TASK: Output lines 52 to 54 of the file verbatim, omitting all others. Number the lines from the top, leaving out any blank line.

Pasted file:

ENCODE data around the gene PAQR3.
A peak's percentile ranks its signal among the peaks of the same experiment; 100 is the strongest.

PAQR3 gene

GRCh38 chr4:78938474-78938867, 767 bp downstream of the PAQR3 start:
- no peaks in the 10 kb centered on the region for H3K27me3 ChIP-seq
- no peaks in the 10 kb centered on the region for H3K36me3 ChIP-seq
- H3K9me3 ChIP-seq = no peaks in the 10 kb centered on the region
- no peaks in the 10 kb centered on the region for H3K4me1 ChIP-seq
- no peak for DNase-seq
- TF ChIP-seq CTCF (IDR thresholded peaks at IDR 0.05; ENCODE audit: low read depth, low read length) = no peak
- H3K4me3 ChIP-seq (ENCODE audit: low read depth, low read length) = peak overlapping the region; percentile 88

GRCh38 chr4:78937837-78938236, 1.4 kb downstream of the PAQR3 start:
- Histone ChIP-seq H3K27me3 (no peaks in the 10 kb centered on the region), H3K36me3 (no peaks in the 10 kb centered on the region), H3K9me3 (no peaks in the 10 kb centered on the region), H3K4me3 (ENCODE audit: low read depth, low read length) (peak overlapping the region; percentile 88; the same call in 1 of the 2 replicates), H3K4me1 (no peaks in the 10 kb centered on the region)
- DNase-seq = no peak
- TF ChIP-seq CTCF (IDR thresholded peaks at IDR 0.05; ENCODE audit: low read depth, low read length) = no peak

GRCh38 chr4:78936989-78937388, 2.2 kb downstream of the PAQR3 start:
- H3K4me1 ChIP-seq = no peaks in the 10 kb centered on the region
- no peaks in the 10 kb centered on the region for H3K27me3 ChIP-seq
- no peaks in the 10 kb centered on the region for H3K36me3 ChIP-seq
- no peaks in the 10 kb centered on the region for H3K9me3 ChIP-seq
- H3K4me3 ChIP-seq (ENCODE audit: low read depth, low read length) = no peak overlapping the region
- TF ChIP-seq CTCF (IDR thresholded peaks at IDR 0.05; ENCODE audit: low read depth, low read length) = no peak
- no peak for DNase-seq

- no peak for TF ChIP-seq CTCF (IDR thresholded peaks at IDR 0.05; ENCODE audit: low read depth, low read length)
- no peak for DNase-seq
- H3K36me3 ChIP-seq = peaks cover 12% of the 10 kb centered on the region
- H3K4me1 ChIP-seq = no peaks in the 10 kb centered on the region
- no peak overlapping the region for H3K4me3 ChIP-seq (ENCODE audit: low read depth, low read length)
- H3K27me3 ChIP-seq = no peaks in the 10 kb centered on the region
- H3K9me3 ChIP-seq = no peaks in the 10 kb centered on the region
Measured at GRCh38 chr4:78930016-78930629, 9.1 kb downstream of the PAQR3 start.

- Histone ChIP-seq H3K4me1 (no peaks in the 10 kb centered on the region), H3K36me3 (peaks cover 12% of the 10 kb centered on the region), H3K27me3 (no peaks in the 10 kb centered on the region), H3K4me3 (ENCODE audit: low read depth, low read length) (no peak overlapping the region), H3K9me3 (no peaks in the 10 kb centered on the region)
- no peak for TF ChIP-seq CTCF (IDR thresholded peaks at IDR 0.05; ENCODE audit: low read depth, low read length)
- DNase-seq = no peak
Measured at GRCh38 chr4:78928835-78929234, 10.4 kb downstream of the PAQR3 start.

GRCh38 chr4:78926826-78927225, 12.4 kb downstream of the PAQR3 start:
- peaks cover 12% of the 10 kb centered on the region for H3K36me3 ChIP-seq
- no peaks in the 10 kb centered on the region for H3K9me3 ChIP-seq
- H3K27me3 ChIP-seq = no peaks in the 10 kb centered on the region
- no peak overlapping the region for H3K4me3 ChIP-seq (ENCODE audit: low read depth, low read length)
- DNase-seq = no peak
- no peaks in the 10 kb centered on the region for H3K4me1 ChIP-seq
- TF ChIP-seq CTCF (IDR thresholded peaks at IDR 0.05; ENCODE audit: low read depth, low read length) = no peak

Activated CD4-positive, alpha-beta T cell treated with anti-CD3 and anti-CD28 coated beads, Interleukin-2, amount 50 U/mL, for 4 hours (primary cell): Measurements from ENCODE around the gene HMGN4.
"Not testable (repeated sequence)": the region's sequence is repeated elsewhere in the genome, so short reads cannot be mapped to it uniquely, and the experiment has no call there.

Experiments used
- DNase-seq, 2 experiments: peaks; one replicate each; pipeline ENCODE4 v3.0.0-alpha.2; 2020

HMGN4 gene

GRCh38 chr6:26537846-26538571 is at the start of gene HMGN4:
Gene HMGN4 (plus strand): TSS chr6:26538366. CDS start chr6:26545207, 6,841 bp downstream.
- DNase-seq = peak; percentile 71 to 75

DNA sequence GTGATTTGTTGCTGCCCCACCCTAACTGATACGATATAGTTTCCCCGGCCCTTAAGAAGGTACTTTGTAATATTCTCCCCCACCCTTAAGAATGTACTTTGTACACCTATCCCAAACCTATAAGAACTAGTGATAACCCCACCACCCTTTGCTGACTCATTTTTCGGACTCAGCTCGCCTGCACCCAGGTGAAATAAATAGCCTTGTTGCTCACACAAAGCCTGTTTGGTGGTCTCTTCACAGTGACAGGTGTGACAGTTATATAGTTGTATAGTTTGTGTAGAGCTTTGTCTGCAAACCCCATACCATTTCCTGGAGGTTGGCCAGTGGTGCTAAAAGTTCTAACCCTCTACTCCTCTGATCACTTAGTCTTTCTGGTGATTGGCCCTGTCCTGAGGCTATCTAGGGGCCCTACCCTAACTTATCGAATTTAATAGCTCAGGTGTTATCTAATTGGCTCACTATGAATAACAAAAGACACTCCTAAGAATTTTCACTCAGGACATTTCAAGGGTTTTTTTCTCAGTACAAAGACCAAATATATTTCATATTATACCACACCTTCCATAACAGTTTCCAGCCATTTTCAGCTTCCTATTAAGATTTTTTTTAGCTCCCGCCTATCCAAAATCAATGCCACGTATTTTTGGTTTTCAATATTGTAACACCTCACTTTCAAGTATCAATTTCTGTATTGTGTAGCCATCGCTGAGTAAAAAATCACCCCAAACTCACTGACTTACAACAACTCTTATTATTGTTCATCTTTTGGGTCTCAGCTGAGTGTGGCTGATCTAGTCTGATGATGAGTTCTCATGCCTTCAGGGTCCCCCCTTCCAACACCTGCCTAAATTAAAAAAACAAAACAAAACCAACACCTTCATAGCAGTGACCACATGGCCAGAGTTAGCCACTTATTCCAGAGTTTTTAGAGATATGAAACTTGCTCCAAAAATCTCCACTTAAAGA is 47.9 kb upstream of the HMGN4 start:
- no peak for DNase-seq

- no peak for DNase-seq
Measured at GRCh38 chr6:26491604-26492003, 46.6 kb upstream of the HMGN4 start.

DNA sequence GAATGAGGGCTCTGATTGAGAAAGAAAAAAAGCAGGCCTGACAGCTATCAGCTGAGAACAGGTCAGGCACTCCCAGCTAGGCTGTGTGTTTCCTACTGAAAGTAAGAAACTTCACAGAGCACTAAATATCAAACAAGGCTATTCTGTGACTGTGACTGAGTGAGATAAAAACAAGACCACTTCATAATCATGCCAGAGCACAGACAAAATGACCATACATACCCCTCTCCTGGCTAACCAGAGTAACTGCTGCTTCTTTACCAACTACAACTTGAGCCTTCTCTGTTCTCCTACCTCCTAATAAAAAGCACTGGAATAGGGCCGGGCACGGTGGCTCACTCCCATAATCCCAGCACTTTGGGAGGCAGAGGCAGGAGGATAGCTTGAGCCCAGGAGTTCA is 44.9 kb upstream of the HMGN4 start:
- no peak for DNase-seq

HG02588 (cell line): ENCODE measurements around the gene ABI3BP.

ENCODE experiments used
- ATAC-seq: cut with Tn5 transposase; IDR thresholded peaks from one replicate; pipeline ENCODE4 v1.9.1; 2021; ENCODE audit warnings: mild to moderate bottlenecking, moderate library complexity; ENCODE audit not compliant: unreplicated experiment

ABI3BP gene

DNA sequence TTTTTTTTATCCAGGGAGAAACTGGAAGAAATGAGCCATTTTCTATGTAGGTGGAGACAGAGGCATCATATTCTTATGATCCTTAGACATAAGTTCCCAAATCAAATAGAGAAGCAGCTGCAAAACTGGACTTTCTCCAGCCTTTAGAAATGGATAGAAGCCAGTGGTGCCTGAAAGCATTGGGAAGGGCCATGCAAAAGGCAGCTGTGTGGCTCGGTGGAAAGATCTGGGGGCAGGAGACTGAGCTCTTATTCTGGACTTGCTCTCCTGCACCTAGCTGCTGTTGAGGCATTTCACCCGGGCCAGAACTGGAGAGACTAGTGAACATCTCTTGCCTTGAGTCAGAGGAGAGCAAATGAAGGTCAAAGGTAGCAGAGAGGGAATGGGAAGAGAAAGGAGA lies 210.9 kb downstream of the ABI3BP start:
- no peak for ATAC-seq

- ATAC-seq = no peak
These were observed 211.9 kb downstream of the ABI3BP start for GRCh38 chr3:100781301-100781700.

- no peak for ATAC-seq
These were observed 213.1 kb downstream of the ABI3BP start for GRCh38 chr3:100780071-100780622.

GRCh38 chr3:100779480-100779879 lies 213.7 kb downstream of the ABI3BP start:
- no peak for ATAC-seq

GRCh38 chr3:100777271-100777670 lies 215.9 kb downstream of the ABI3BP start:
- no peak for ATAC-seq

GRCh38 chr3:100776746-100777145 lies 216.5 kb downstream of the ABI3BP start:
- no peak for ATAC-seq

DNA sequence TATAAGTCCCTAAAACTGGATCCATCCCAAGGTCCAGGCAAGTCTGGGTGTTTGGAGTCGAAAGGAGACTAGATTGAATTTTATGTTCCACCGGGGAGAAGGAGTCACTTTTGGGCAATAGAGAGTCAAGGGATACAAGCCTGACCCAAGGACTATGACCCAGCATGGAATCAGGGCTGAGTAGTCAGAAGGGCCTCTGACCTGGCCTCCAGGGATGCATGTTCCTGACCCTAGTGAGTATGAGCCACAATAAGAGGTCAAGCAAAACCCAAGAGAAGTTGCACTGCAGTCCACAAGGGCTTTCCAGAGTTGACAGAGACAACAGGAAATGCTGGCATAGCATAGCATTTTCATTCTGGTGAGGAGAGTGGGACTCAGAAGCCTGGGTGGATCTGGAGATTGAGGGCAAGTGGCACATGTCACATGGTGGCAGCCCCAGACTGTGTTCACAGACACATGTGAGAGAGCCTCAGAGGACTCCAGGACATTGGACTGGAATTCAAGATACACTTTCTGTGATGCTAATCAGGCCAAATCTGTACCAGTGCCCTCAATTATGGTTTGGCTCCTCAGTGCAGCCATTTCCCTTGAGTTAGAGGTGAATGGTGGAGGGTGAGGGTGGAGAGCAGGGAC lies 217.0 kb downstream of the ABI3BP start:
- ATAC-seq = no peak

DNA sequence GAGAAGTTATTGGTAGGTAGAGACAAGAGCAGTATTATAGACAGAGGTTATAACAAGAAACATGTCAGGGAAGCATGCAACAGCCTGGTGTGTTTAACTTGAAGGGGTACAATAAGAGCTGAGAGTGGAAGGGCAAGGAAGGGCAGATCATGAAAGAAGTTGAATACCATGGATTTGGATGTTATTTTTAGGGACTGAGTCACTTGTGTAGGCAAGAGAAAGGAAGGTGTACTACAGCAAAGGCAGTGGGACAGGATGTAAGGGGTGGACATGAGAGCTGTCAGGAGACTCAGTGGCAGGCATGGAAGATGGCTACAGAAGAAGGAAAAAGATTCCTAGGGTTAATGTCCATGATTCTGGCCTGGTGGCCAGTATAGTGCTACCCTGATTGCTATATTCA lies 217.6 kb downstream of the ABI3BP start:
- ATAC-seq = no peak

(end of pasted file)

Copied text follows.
DNA sequence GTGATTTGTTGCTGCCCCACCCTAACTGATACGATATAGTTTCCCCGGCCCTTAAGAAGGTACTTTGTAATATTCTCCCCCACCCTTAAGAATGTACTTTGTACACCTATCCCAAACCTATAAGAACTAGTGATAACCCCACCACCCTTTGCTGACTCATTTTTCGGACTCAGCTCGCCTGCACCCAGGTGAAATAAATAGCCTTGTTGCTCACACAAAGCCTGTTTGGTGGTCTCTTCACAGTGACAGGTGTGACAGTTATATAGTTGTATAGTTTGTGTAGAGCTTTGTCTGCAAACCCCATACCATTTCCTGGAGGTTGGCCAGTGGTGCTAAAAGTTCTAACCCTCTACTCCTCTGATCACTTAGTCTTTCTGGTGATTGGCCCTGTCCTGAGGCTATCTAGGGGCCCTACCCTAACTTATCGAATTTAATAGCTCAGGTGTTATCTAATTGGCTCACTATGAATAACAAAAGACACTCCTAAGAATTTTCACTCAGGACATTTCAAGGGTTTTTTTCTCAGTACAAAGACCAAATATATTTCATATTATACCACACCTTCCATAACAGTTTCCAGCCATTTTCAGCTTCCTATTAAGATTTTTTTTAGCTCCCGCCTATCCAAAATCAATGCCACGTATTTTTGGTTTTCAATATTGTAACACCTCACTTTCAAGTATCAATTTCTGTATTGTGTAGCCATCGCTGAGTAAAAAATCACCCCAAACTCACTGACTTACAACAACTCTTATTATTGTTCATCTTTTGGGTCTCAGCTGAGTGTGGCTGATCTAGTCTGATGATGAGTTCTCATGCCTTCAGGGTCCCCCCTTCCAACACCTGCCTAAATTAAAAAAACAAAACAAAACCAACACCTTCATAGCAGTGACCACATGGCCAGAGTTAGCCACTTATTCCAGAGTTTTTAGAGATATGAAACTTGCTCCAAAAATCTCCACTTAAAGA is 47.9 kb upstream of the HMGN4 start:
- no peak for DNase-seq

- no peak for DNase-seq